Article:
That was one of the many things I remember about Carl. He was always there to raise the spirits, support when he could, listen and make suggestions if appropriate. He raised the self-esteem of a young teenage girl when he took her for a ride in a fancy car. He gave substance to her interest in the car and made a dream come true for her with that ride. Carl made the world a better place from his chemical engineering job to his running group; from the alumni group to his Rotary Club. He never forgot where he came from. He never forgot his family, going back to Pueblo whenever he could. He never let anyone down. He gave all that he could.

He leaves the world a better place, although there are many holes left by his death.

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What do you do when someone dies and they are in you address book or contacts or Facebook feed?

I struggle with this all the time. I still won’t get rid of the address book that I used over thirty years ago when my brother died. His name and address and phone are in there and I can’t bring myself to get rid of it even though none of the addresses are any good.

And then there’s Facebook where my other brother’s name  pops up. And where my friend Lydia’s (who died in January) name, picture and comments keeps popping up in my Memories Feed.

When I was updating my old phone yesterday (my most recent phone died so I am resurrecting my previous phone) I came across phone numbers for my one of my brothers who died awhile back. And some of my friends who are no longer with us, Lydia, Sally, Dan, Jody, and some others. I couldn’t bring myself to delete them from my phone.

Of course, this means that I will keep seeing their names and pictures. Yes, I get sad when I see them and they aren’t here anymore. Sometimes I can’t keep myself from tearing up. I know that I should think of good times with them but that’s tough. I eventually do but the tears still come.

What do you do?


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My friend, Lydia, was taken off of life support last night. She never regained consciousness after she was brought out of the medically induced coma. They gave her six days. The final MRI showed no activity in her brain. So the decision was made and, with her husband, her pastor, and all of her siblings around her, she slipped away.

I am sad today. I have few words and because of that, I am linking you to one of her flash fiction pieces and a couple of poems. I hope you visit the sites and read them.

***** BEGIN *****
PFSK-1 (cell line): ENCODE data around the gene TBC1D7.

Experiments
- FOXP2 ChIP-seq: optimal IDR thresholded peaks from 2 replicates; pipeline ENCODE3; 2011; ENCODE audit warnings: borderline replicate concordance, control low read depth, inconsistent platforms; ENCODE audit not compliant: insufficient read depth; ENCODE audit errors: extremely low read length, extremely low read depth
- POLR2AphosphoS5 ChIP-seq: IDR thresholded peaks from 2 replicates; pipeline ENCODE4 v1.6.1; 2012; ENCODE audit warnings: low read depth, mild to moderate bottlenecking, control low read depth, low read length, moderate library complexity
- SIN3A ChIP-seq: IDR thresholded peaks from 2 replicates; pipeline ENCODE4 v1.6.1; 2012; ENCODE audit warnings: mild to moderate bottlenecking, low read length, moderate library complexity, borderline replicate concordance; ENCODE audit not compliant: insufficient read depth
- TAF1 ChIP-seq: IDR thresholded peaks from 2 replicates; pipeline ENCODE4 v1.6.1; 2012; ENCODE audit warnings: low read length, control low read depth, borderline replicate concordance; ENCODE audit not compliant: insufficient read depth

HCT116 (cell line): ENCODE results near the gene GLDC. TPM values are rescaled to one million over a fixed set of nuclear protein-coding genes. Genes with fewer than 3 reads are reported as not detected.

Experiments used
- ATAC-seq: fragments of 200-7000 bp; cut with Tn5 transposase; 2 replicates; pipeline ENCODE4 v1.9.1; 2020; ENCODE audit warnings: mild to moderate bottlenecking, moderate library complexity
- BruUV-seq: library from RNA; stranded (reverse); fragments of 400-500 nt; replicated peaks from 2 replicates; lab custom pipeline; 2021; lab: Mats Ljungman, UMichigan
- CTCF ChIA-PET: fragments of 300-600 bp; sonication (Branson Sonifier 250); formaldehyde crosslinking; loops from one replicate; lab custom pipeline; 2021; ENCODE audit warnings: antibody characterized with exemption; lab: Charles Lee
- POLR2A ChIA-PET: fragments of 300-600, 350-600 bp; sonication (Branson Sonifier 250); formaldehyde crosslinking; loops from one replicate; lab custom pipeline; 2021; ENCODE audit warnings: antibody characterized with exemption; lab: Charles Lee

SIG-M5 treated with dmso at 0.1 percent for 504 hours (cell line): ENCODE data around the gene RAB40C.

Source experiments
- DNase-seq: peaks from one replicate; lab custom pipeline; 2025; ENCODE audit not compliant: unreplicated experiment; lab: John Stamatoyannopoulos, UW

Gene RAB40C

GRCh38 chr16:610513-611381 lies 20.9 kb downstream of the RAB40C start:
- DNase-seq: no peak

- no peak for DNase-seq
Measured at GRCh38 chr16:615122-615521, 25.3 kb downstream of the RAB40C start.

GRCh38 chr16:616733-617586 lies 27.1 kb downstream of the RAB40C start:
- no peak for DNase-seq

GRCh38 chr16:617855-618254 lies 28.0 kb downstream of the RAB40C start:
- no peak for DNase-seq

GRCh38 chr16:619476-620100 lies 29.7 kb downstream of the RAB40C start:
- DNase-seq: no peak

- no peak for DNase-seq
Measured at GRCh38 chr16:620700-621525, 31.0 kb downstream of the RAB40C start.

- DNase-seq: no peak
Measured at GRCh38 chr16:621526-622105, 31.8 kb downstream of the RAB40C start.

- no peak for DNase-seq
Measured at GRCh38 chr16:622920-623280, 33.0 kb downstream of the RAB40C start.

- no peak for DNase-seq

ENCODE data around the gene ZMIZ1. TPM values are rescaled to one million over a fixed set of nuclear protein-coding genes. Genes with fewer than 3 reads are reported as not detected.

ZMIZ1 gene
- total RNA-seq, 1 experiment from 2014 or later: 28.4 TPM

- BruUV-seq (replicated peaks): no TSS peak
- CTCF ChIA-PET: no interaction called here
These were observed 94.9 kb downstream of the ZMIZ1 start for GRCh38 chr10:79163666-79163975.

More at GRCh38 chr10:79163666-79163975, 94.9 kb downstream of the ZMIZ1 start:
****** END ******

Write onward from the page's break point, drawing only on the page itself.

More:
Bells In Silence



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Yesterday, while checking Facebook posts, I saw a post I had missed earlier. It was a post made in a group for people who graduated from my high school in the 70’s decade. It’s a nice way to keep in touch with some of the people I used to know and it also serves as a way to remember a lot about growing up and about the city I grew up and lived in until I went off to college.

It was a sad post. It told about the death of a friend; a friend I had not seen in many, many years but have thought of often and have even asked others about her. Lisa was my sister’s friend and a year older than me. When I went to high school, they had been there for a year and knew how to navigate the high school terrain. I didn’t have a lot of friends there. Sure, I knew half the people in ninth grade but it seemed that once we got to that stage, everyone went off in different directions, chasing their own interests and trying to fit in as part of the school’s social scene. That, added to the fact that I didn’t share a lot of classes with the people from my old school, left me without many close friends to “hang out” with. Lucky for me that my sister was there and she and her friends welcomed me into their social circle. Lisa was always kind to me, just like I belonged in the group. She never treated me like someone’s little sister that she had to put up with. We ate lunch together and walked to our lockers together. We sat together at lunch time, watching all the others in their own little groups. We met each other after school and walked home. We went to school dances together. We laughed. We teased each other. We protected each other from anyone who tried to hurt one of us and mostly, we had fun together.

Once ninth grade was over and I had found other groups to fit into and had busied myself with lots of after school activities and a job, I remained friends with that little group of my sister’s friends, the group that had been my lifeline that first year of high school, but I didn’t hang around with them very much anymore. I did see Lisa after school when we walked home and once my sister started driving we would give her rides to and from places. We were still friends. When she graduated a year before me, she got married right away and I was at her wedding. My sister went to college. I became busier than ever as I had a job, was very involved with school clubs and was the editor of the school newspaper. We lost touch with Lisa.

Through the years, we’ve heard bits and pieces about Lisa’s life but I hadn’t heard much about her in at least fifteen or twenty years, although I have asked people about her. No one seemed to know much as everyone had gone off to live their own lives over the years and it is just now, as most of us are reaching the late 50’s and early 60’s that we are all coming back together, seeking each other out.